What About Public Places?
While vaping is still allowed in most public areas around the country, California is known for the strictest laws, prohibiting the sale of e-cigarettes to anyone under 21.
Some California cities like Los Angeles took the ban a step further. The L.A. City Council unanimously voted to ban vaping not only in indoor spaces, but also in outdoor ones such as parks, restaurant patios, bus stops, and beaches.
In Illinois, Minnesota, and Massachusetts, vaping is prohibited on all state-supported college and university campuses (including parking lots, buildings, etc.), while Kansas and South Dakota specifically ban vaping in prisons by either guards or inmates.
Kentucky and Minnesota ban vaping in government properties, and in Utah, it’s banned everywhere that isn’t specifically designated for smoking or vaping. Like L.A., localities across the United States may have more stringent anti-vaping laws in effect.
Also, just like alcohol and pot laws during a beer festival or Cannabis Cup (where vaping is also likely to be considered acceptable), many of these laws are exempted for special vape events like indoor cloud-chasing competitions, vape trade shows, and any event related to or sponsored by the tobacco, cannabis, alcohol, or vape industries.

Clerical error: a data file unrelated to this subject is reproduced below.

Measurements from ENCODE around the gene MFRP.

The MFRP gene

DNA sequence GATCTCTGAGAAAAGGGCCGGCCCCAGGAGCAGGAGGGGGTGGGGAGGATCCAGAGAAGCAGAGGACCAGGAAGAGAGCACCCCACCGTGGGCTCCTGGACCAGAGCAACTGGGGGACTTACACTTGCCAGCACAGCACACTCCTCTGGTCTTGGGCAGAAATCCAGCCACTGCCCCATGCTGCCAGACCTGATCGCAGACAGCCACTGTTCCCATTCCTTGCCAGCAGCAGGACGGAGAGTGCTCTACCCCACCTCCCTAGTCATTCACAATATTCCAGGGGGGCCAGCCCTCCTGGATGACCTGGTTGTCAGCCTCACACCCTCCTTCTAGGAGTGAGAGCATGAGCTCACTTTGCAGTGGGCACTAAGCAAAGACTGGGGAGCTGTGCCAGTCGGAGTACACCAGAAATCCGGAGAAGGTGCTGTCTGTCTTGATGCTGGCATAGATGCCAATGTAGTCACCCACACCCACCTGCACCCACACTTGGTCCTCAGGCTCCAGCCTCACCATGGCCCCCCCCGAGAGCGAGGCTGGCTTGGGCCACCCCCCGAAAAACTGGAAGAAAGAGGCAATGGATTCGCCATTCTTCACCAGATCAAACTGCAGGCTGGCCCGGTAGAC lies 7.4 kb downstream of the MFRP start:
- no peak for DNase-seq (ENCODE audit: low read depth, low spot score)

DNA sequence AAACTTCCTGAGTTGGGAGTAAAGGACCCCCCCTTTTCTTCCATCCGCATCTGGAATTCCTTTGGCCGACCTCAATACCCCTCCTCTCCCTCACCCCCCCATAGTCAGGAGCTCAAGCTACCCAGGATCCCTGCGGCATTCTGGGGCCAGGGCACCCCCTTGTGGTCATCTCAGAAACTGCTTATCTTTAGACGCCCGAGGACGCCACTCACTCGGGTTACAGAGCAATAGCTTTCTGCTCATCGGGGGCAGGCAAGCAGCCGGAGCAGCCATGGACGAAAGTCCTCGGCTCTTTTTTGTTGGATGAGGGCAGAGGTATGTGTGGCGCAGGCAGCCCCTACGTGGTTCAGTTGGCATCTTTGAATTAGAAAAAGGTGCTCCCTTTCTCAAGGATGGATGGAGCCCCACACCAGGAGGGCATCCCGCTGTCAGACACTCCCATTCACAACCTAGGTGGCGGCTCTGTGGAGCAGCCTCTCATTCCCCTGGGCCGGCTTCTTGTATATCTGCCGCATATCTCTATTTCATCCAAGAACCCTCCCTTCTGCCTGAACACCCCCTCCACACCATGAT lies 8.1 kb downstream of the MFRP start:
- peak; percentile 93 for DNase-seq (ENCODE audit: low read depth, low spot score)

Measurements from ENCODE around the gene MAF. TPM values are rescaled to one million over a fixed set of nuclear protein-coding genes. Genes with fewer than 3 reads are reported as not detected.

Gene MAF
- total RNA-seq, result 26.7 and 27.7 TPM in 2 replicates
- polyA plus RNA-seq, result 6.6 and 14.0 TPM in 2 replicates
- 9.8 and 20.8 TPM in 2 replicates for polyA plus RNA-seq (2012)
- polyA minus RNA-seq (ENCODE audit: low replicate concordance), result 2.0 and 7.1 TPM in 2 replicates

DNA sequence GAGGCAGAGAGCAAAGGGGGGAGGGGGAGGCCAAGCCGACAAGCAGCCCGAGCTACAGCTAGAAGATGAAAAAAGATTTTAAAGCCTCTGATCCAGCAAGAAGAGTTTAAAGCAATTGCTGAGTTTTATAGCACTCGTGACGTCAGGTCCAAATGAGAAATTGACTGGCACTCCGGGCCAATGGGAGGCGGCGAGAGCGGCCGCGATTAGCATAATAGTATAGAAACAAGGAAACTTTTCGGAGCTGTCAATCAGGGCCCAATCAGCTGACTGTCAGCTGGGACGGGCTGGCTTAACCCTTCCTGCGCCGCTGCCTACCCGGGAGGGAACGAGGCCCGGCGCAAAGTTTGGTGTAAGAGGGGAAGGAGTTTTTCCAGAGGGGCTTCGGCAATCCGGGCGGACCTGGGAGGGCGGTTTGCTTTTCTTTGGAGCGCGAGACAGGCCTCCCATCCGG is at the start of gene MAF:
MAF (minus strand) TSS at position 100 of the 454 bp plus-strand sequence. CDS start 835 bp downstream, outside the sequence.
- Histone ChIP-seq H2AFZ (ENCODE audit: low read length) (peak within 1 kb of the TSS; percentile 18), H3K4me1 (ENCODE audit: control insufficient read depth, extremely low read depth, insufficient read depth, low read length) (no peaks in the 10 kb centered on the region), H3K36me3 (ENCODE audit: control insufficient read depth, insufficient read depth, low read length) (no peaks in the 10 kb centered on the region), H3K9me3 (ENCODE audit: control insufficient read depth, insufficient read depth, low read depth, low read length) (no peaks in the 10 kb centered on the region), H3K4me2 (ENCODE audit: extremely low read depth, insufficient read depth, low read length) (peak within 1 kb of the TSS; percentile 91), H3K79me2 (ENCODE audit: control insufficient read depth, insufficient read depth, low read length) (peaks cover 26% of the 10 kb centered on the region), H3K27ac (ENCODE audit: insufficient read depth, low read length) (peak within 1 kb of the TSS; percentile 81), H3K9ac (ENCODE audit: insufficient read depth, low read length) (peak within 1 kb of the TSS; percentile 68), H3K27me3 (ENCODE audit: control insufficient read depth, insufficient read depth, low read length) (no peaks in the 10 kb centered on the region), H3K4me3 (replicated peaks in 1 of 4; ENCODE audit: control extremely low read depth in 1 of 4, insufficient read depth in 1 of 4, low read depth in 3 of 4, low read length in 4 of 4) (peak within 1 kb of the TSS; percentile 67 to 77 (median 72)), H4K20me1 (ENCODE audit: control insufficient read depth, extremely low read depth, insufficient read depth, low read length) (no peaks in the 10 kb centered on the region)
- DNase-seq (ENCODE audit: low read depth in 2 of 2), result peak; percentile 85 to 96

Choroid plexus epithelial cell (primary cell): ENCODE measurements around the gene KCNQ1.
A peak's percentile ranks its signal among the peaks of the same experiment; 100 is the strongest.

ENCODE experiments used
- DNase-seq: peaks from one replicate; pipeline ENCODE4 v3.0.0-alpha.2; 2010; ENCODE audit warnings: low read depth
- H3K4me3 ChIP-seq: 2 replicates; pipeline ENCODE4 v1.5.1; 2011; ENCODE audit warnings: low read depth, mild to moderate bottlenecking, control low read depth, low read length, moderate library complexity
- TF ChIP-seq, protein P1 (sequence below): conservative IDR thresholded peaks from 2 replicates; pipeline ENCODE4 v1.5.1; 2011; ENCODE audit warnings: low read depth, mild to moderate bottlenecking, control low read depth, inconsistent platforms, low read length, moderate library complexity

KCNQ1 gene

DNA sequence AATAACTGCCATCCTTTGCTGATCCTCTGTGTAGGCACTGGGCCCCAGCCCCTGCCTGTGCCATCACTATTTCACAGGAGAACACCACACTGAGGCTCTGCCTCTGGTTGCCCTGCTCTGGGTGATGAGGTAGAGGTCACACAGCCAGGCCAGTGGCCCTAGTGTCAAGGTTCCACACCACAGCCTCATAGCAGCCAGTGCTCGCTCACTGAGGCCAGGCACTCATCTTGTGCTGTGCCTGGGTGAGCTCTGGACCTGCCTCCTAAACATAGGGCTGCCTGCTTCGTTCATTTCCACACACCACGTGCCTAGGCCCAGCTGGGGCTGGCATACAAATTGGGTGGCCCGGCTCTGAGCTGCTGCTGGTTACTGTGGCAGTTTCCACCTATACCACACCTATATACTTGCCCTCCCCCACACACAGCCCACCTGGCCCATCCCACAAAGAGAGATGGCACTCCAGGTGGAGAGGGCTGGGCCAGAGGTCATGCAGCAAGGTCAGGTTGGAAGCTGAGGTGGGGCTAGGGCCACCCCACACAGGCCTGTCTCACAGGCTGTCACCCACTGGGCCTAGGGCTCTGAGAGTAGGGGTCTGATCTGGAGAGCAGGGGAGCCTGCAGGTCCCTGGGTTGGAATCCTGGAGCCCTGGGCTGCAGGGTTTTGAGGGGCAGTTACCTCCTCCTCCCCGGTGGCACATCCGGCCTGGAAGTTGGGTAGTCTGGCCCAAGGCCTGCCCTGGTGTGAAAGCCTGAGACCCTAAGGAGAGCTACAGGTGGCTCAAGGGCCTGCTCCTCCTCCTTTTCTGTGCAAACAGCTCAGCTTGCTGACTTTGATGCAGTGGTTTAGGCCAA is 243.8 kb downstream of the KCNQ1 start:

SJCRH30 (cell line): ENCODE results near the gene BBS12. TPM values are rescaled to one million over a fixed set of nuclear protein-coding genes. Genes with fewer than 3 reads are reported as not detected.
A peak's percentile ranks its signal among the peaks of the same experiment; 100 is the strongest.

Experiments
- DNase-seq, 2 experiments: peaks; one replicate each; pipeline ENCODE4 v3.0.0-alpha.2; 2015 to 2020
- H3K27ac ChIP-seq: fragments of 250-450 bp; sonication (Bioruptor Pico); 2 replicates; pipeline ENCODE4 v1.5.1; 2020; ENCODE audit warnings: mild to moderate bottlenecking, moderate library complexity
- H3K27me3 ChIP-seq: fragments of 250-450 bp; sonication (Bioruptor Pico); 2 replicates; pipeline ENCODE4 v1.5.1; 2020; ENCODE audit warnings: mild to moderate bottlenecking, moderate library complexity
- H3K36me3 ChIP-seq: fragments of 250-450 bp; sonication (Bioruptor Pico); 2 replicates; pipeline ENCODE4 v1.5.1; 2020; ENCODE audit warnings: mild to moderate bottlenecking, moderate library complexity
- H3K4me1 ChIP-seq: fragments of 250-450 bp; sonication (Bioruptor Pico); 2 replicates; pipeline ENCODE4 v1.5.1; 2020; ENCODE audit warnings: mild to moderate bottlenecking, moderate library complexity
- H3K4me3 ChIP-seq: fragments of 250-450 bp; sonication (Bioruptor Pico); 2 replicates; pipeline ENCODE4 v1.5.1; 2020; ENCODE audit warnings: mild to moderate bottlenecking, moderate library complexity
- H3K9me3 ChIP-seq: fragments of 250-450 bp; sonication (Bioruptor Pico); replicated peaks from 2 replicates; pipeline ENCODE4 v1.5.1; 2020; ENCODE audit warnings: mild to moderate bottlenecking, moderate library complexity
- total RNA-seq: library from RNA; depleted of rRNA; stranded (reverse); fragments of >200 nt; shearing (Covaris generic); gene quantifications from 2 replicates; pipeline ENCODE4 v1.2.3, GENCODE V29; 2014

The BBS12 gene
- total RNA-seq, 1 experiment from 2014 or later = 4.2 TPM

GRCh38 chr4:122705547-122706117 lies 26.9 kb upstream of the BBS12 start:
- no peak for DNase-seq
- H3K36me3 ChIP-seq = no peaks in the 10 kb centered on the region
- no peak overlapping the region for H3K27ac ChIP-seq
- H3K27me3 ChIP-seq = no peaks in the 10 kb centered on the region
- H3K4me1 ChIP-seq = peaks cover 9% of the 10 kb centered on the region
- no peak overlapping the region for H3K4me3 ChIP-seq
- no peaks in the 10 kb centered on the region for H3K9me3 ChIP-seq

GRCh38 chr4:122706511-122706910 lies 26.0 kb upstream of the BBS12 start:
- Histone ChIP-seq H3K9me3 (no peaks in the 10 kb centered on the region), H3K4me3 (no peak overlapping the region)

Educate yourself on vaping bans in your city and state, along with anywhere you’re traveling. Do your research so you can continue to enjoy the sweet taste of e-juice in peace. When we started this blog, the intention wasn’t to sell more e-juice. We wanted to clear up misconceptions in the vape community and industry.
If you’re unsure about whether or not you can vape in specific places or situations, feel free to leave a comment below so one of us or another member of the community can clear things up for you.
We want this page to become a place where people can share and discuss vape bans and anything else related to the culture and industry of vaping, so please reach out if there are topics you want us to cover.